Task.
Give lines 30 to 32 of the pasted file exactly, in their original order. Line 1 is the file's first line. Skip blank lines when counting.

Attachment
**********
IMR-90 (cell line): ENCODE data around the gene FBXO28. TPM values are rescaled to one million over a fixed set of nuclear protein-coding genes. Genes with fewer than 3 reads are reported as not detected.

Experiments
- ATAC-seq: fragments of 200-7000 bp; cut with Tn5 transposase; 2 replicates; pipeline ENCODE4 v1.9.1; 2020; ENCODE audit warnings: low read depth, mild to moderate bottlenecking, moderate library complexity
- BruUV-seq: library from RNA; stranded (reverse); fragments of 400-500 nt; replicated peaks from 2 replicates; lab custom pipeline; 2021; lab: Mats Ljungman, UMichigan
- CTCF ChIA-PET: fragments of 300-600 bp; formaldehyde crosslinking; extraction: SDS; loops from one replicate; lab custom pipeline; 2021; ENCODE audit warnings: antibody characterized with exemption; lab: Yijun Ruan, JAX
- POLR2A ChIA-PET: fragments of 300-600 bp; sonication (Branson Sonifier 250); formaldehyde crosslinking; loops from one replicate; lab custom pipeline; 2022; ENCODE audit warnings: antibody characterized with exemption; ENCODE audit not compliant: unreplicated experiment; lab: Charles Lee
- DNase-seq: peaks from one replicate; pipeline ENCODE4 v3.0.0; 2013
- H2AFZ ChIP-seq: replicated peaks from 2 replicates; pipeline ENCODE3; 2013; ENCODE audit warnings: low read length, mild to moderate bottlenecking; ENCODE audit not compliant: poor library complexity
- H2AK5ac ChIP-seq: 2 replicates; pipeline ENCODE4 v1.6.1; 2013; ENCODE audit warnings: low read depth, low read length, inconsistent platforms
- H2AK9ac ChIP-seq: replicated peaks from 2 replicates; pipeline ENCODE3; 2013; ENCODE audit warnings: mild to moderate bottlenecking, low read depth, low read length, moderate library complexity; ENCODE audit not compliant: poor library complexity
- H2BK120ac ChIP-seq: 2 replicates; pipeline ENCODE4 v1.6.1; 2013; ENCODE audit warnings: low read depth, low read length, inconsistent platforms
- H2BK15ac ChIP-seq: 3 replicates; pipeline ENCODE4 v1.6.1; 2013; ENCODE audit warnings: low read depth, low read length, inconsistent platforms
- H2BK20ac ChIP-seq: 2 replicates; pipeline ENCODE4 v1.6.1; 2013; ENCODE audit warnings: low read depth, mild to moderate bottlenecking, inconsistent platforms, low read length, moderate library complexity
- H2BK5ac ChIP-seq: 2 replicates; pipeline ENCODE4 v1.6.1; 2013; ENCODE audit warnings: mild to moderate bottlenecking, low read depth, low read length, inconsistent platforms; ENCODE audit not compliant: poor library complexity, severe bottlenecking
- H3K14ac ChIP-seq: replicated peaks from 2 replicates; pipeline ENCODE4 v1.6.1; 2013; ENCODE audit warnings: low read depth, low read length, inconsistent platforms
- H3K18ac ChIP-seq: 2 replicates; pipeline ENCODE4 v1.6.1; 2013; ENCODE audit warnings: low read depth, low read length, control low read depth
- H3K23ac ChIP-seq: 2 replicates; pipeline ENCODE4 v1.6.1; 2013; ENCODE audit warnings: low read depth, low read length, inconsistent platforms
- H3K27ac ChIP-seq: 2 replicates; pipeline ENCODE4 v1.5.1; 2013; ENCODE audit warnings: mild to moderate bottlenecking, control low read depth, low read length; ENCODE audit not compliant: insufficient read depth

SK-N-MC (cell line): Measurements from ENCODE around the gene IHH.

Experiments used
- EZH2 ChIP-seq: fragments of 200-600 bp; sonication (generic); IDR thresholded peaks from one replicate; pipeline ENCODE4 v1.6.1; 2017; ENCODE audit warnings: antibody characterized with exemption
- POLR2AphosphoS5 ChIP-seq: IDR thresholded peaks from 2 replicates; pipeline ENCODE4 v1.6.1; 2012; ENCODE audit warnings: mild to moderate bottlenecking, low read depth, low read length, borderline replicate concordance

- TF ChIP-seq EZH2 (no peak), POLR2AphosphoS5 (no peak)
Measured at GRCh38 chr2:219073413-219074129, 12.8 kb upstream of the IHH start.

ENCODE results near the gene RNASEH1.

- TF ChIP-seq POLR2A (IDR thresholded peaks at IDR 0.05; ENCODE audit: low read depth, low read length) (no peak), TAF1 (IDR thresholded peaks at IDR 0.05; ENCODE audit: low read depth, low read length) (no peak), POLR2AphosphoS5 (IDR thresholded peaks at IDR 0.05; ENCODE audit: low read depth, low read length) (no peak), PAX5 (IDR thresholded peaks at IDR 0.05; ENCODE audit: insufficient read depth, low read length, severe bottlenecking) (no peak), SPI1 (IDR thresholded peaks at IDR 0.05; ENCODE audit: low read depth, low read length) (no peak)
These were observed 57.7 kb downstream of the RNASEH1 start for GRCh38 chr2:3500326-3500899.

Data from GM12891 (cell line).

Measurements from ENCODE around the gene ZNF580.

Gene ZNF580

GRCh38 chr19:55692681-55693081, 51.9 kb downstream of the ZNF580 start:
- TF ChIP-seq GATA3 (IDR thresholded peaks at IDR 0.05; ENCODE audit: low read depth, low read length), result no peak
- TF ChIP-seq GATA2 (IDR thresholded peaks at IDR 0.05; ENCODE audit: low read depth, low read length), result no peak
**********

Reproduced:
Gene ZNF580

GRCh38 chr19:55692681-55693081, 51.9 kb downstream of the ZNF580 start:
- TF ChIP-seq GATA3 (IDR thresholded peaks at IDR 0.05; ENCODE audit: low read depth, low read length), result no peak